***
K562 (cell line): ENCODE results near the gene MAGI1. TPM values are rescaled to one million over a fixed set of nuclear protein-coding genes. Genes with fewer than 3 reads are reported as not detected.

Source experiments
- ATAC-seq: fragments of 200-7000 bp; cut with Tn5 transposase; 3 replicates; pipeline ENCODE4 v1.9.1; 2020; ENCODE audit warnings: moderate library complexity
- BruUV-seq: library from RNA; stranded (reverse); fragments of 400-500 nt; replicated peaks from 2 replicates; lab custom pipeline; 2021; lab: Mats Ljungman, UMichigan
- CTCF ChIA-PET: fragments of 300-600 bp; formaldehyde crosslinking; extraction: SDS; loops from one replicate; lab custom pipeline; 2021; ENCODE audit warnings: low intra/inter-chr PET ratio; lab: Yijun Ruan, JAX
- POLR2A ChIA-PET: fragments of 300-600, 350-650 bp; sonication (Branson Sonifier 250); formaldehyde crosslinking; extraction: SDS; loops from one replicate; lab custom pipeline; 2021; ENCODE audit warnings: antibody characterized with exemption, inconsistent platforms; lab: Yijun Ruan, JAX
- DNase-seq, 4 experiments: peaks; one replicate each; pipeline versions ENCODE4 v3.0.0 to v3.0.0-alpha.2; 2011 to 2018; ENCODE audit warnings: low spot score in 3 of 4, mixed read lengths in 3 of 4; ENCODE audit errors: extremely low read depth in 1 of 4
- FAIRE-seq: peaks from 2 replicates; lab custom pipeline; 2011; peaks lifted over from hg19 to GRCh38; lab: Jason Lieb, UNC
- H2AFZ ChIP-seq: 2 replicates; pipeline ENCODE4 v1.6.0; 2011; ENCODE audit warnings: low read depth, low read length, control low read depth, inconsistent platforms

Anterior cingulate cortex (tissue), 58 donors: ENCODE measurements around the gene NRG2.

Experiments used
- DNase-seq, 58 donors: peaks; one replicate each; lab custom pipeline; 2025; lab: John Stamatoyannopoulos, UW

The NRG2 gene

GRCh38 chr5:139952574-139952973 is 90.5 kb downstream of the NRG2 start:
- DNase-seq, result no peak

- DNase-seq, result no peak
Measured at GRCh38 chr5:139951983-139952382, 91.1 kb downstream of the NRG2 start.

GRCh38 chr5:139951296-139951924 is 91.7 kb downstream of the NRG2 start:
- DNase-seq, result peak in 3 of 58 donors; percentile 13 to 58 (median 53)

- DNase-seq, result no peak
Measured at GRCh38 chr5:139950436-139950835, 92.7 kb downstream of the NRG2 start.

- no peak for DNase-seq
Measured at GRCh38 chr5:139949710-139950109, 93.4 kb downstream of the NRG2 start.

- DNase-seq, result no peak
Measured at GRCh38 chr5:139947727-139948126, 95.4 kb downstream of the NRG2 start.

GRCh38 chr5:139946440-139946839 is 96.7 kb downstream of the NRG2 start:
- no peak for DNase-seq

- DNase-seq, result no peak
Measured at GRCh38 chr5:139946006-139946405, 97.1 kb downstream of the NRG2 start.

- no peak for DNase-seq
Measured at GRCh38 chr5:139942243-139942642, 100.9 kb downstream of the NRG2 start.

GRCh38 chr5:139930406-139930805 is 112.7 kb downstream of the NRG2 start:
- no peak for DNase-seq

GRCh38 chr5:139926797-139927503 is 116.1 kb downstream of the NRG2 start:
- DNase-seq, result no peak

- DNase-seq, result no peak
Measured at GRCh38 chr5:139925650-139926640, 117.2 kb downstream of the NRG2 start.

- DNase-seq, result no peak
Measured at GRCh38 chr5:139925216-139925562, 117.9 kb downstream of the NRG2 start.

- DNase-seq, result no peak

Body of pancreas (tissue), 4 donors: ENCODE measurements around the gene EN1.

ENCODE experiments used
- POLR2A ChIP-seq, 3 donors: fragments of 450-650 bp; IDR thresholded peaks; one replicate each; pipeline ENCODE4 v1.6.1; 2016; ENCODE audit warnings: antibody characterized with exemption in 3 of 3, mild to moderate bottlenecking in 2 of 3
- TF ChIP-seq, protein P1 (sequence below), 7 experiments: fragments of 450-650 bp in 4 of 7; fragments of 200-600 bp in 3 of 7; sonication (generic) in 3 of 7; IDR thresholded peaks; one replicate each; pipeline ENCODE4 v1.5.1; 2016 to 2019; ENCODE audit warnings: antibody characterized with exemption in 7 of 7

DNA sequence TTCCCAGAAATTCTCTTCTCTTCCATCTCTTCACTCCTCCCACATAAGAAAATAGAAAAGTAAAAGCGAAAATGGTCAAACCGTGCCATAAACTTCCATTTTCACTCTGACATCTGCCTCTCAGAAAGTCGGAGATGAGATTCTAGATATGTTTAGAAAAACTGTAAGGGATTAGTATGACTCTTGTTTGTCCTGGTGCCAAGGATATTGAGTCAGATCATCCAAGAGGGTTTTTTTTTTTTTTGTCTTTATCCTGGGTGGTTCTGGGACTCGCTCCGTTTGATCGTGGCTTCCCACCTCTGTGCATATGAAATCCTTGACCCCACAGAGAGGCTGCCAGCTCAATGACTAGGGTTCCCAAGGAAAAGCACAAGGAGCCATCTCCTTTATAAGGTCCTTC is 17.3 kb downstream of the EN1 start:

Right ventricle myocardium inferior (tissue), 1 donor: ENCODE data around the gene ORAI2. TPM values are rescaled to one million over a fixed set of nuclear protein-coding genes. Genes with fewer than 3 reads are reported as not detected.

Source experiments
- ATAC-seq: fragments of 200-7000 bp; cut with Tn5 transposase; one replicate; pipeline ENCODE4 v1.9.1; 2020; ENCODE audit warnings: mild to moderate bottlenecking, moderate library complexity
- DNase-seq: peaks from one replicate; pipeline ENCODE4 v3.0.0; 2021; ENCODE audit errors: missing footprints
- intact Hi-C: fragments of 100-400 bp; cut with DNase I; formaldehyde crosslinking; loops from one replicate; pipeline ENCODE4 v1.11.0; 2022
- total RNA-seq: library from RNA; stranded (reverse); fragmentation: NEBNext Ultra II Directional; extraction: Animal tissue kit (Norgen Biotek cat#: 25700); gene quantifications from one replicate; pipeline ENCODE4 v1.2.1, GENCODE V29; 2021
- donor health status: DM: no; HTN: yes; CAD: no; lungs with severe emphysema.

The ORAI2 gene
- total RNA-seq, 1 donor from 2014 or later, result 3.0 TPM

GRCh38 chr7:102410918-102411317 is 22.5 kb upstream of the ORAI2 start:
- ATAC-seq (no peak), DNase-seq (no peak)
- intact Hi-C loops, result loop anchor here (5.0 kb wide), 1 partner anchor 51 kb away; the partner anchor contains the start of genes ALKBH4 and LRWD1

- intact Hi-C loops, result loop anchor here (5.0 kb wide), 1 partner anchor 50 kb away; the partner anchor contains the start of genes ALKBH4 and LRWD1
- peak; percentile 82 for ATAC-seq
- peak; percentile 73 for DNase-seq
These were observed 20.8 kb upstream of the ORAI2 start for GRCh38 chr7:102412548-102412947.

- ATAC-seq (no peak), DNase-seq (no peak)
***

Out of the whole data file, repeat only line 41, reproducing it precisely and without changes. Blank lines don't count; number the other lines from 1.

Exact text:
Body of pancreas (tissue), 4 donors: ENCODE measurements around the gene EN1.